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Antidepressants Linked to Increased Risk of Stroke, But Risk Is Low

Research shows that use of popular antidepressants is linked to an increased risk of some strokes caused by bleeding in the brain, but that the risk is low, according to a multi-study analysis published in the October 17, 2012, online issue of Neurology®, the medical journal of the American Academy of Neurology.

For the research, scientists analyzed all of the studies that have looked at antidepressant use and stroke, which included 16 studies with more than 500,000 total participants.

They found that people taking selective serotonin reuptake inhibitors (SSRIs), which are the most commonly used antidepressants, were 50 percent more likely to have an intracranial hemorrhage than those not taking the antidepressants and about 40 percent more likely to have an intracerebral hemorrhage.

But study author Daniel G. Hackam, MD, PhD, FRCPC, of Western University in London, Ontario, said the findings should be viewed with caution. “Because these types of strokes are very rare, the actual increased risk for the average person is very low,” he said.

An estimated 24.6 of these strokes occur per 100,000 people per year. According to the research, the use of SSRIs would increase the risk by one additional stroke per 10,000 people per year.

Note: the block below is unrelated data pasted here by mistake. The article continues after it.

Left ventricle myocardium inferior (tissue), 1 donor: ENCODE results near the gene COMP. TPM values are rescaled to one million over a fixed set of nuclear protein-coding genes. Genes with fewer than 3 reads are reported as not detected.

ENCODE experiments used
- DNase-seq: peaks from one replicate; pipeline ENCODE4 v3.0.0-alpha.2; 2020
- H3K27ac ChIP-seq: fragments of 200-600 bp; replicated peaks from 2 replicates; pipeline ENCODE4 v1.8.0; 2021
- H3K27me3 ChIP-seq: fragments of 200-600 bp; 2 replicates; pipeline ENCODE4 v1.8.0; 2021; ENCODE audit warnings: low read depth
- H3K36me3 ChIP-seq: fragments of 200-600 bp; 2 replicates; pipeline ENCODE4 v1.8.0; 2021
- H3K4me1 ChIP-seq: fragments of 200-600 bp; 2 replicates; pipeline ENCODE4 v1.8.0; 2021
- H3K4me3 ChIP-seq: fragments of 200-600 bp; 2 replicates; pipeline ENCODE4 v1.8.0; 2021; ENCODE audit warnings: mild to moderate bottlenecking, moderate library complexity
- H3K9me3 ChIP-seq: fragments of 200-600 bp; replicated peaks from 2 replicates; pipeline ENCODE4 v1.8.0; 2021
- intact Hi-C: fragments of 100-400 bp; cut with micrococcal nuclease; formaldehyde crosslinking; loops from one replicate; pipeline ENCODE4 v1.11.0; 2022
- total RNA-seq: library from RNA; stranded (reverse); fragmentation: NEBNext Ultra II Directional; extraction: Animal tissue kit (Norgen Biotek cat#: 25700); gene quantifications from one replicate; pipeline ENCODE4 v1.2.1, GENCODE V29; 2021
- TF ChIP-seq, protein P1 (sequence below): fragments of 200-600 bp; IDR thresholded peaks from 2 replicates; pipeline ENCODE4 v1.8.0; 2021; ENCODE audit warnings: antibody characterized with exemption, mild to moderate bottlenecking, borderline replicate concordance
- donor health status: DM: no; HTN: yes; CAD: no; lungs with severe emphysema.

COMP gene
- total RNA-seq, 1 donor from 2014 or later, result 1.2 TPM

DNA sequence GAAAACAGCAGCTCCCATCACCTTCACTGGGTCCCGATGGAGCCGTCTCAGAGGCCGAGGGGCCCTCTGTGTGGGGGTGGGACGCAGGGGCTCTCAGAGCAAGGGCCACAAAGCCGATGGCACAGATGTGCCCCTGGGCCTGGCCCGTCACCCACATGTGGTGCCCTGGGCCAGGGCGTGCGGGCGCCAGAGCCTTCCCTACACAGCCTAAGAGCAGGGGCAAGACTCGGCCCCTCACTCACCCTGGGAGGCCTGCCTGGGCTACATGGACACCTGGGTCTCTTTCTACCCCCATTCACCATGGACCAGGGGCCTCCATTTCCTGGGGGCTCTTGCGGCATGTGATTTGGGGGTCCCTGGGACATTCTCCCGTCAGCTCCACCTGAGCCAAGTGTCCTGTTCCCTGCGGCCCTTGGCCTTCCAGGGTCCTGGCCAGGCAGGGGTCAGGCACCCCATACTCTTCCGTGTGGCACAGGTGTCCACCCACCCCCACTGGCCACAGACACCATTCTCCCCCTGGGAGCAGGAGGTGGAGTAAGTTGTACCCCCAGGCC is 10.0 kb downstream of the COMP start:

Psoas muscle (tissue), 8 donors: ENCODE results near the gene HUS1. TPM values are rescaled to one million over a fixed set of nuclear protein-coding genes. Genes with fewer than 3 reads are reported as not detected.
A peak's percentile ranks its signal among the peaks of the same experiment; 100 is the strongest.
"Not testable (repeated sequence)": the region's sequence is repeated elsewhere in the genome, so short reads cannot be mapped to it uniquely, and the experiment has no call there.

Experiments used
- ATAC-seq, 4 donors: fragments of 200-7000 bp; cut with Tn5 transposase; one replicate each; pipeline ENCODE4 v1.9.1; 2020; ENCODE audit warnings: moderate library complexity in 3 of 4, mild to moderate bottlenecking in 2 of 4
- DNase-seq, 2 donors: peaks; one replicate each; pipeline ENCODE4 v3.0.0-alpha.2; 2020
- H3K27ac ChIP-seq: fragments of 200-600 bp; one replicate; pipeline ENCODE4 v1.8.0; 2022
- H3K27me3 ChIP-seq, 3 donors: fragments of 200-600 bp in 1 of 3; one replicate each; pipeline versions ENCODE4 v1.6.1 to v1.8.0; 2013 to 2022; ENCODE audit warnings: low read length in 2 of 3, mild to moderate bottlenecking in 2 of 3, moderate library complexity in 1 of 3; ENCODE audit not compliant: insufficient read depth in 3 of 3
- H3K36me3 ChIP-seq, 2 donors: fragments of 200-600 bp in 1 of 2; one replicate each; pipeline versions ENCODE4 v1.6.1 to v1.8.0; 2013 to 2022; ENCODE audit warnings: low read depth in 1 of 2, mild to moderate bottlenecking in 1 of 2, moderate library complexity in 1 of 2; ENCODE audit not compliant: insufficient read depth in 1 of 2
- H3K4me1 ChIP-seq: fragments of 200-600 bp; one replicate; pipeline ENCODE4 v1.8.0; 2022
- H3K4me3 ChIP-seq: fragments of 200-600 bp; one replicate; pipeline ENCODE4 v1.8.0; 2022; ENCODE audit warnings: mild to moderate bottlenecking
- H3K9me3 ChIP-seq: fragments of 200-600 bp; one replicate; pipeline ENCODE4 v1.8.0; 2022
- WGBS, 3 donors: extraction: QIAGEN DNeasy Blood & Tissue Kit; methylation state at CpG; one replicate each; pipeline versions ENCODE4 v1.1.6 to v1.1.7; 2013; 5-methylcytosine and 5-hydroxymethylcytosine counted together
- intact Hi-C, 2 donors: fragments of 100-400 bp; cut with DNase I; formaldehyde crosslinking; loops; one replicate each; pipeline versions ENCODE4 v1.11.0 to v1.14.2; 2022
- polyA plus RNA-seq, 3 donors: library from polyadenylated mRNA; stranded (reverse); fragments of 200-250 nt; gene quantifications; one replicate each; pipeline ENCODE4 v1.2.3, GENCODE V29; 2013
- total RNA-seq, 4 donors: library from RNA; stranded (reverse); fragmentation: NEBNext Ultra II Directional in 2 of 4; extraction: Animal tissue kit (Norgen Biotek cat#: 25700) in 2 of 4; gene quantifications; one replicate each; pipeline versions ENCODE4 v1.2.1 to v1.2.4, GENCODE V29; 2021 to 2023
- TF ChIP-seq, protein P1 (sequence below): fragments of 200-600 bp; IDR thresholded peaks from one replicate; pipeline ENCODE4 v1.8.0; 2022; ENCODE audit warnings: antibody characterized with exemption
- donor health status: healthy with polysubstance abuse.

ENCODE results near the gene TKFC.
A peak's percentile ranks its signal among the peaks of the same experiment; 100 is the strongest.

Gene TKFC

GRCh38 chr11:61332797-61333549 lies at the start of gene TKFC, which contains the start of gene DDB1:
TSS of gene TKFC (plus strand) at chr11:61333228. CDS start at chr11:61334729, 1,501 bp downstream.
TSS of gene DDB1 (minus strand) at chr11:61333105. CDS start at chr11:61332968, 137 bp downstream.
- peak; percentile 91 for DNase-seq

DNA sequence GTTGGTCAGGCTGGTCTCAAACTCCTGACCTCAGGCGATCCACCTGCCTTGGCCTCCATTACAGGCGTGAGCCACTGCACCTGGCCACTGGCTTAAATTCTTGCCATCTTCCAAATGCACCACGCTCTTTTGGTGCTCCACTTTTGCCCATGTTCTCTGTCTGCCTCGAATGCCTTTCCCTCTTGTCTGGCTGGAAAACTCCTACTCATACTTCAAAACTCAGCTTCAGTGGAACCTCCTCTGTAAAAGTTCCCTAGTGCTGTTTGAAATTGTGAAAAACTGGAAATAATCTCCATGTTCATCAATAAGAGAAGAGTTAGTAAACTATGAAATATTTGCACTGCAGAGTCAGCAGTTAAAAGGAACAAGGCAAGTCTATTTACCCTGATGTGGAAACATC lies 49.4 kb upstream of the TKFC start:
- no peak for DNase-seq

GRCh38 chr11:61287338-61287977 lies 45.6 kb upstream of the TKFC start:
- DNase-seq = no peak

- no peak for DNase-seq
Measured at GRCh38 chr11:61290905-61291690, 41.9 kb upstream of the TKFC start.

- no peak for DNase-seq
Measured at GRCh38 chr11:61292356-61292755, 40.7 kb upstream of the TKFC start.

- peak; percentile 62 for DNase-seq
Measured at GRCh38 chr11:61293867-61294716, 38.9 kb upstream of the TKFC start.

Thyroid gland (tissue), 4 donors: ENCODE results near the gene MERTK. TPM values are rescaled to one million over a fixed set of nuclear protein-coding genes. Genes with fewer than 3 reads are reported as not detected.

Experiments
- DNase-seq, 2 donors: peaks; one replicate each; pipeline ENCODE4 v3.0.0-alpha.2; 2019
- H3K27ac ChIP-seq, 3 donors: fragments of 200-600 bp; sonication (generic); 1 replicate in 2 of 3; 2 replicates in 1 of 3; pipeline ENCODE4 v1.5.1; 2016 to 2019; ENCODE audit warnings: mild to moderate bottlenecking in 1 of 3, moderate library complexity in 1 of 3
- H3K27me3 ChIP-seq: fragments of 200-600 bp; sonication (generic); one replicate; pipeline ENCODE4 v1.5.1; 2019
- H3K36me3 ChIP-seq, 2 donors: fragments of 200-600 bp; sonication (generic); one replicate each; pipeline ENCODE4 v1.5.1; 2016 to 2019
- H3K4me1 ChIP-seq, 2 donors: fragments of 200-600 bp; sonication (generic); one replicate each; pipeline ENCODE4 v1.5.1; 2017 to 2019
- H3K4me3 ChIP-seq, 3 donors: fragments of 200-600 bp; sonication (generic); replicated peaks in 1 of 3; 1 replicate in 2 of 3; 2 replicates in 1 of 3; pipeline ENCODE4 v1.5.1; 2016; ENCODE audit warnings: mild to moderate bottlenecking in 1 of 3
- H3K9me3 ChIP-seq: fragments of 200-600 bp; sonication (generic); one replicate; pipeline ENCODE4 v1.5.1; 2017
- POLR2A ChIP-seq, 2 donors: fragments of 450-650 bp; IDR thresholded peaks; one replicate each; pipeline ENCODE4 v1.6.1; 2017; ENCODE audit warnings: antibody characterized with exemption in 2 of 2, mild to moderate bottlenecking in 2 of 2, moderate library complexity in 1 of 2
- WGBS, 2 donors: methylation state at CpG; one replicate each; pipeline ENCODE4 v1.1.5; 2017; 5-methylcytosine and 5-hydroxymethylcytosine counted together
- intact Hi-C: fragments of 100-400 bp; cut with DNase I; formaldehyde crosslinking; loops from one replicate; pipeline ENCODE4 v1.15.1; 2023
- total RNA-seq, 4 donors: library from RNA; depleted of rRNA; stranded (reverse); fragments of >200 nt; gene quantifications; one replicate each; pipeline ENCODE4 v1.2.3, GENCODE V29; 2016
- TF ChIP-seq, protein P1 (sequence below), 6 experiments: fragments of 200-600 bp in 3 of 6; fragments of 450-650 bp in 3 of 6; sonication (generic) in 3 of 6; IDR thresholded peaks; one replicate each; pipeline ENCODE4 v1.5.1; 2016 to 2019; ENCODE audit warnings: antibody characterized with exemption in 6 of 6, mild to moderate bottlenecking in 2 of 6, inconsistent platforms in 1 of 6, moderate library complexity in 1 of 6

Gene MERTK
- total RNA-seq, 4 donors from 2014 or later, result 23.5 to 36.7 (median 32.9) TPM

“Overall, these results should not deter anyone from taking an SSRI when it is needed,” Hackam said. “In general these drugs are safe, and obviously there are risks to having depression go untreated. But doctors might consider other types of antidepressants for people who already have risk factors for these types of strokes, such as those taking blood thinners, people who have had similar strokes already or those with severe alcohol abuse.”

To learn more about stroke, visit
The American Academy of Neurology, an association of more than 25,000 neurologists and neuroscience professionals, is dedicated to promoting the highest quality patient-centered neurologic care. A neurologist is a doctor with specialized training in diagnosing, treating and managing disorders of the brain and nervous system such as Alzheimer’s disease, stroke, migraine, multiple sclerosis, brain injury, Parkinson’s disease and epilepsy.

For more information about the American Academy of Neurology, visit

Angela Babb | American Academy of Neurology
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